Israel’s high-tech border fence transformed its south

Six years after completion, Israel’s border fence with Egypt has transformed the south, blocking illegal migrants and boosting security.

By Yaakov Lappin, JNS

This time six years ago, Israel completed its high-tech border fence with Egypt, marking the start of a transformation in the situation along this restive frontier.

With its network radars and cameras, the obstacle—dubbed “Hourglass” by the Israeli Defense Ministry—issues alerts to Israel Defense Forces units regarding suspicious movements.

The barrier has almost completely stopped the mass movement of illegal migration from Africa, Dr. Ofer Israeli, a geostrategist and international security policy expert told JNS on Thursday.

Israeli, who lectures at the Institute for Policy and Strategy at the Interdisciplinary Center (IDC) in Herzliya, said the quantity of human trafficking “is almost zero now.”

In addition, the fence has significantly boosted Israel’s ability to defend itself against Salafi-jihadist terror organizations that are active in Egypt’s Sinai Peninsula, he added.

“The obstacle separates two entities: Israel and Egypt. Today, inside Egypt, there are groups that view Israel as a target for attack. Here, too, the fence has managed to decrease friction both because of the physical obstacle, which is difficult to overcome, and because of the sensors installed on it,” said Israeli.

The setting up of dedicated IDF units whose goal is to patrol the fence and prevent cross-border infiltrations into Israel is a major part of the barrier’s success, he stated. A positive side effect has also been the decrease in cross-border narcotics-smuggling, according to Israeli. “The quantity of drugs coming has significantly dropped,” he said.

Professor Hillel Frisch, a political scientist from Bar-Ilan University in Ramat Gan and an expert in Middle Eastern affairs, said part of the barrier’s effectiveness comes from Egyptian-Israeli security cooperation.

“There is likely a lot of Egyptian support for curtailing this immigration because it’s their problem as well,” said Frisch. “It’s also effective because it’s very sparse country, and there are no major population centers along either side of the border.”

Frisch added that “the fact that there are no population centers nearby allows the barrier to be militarized.”

The model of advanced border barriers is spreading. In May last year, Israel announced that it completed the construction of a 34-kilometer border fence between southern Israel and Jordan. The unusually tall structure towers to a height of 26 meters and is designed, among other things, to protect civilian aircraft landing at the newly built Ramon International Airport at Timna against the threat of Kornet missile attacks.

“The fence along Jordan works because there’s cooperation between the two sides. That is a very important variable,” said Frisch.

According to Israeli, “in general, the State of Israel has adopted the model of border barriers. We are seeing similar fences expanding to other areas, including on the Lebanese border,” he added.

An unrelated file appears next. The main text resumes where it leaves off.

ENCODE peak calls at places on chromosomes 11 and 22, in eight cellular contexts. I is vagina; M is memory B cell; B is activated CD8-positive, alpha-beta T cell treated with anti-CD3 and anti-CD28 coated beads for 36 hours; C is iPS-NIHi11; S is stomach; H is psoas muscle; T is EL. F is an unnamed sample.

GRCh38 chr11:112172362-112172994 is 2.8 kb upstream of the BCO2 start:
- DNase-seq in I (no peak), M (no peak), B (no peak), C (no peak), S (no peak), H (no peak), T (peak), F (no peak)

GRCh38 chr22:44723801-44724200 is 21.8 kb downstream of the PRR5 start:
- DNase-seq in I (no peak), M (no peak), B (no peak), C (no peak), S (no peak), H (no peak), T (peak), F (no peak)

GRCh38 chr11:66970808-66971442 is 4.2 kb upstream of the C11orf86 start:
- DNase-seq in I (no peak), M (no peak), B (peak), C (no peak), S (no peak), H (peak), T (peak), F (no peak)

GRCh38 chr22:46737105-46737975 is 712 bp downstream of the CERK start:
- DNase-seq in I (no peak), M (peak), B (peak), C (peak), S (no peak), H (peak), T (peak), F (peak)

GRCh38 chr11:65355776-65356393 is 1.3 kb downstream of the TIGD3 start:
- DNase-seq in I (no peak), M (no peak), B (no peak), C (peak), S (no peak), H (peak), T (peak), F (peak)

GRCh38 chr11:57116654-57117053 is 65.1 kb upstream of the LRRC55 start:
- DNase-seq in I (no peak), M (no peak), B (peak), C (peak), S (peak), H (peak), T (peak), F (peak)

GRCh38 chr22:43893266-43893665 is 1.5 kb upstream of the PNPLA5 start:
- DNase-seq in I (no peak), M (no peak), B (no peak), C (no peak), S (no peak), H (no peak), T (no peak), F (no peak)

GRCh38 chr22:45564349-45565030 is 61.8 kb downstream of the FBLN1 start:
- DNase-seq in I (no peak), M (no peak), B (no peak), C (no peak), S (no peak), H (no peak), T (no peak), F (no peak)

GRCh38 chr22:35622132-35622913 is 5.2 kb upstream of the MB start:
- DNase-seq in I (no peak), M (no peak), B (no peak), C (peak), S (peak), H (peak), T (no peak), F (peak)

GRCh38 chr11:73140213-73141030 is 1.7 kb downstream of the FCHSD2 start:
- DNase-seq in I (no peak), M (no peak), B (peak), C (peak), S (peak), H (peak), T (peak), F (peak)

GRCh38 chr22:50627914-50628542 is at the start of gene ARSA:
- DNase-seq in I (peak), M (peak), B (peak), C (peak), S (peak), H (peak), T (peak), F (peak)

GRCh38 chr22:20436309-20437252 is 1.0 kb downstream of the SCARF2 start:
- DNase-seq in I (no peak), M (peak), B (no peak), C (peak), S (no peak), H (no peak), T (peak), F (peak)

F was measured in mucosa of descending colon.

‘Defend against hostile elements’

The primary goal of barriers on dangerous borders like Lebanon and Gaza is “not to stop civilians, refugees or illegal migrants, but to defend against hostile elements on the other side,” said Israeli. On the other hand, such obstacles have led Israel’s enemies to come up with creative ways to overcome them, such as the combat tunnels dug by both Hamas and Hezbollah.

“We saw that on the Gazan border, Israel responded by developing an underground barrier that goes down to a depth of tens of meters, to deal with the tunnel threat,” noted Israeli. “But Hamas is trying to overcome the barrier with rockets. If we look at the north, we see that there, too, Hezbollah is working to get over the barrier with tens of thousands of projectiles. This is the negative aspect—the other side always looks for a way around the fence,” he said.

Around the world, border barriers seem to be in vogue. Hungary built one on its borders with Serbia and Croatia in 2015 to deal with an influx of migrants. Turkey is barricading its troubled border with Syria with a wall and fence. And Saudi Arabia is building a massive 1,600-kilometer fence on its border with Yemen.

Meanwhile, in the United States, President Trump has controversially cited the Israeli-Egyptian barrier as a model for the wall he wishes to build on the Mexican border—an issue that has led to a political feud with the Democrats, leading to an ongoing government shutdown.

“The U.S. and Mexico are not hostile entities,” said Israeli. “There is a wish to prevent human trafficking from Mexico, where Latin American migrants, as well as migrants from other countries, pour into. If they set up a significant obstacle that is high-quality with sensors, it will be extremely costly because the border is over 3,000 kilometers long.”

The great distances between the stations that monitor the barrier would mean that it would not be full-proof in stopping the migration flow, explained Israeli. “The question is whether the U.S. is willing to invest this huge sum.”

Frisch agreed that such a barrier on the U.S.-Mexican border would be far from being hermetic. “The migrants that would reach it are the most entrepreneurial kind of people,” he said. “The people who manage to cross it will be the best and the brightest.”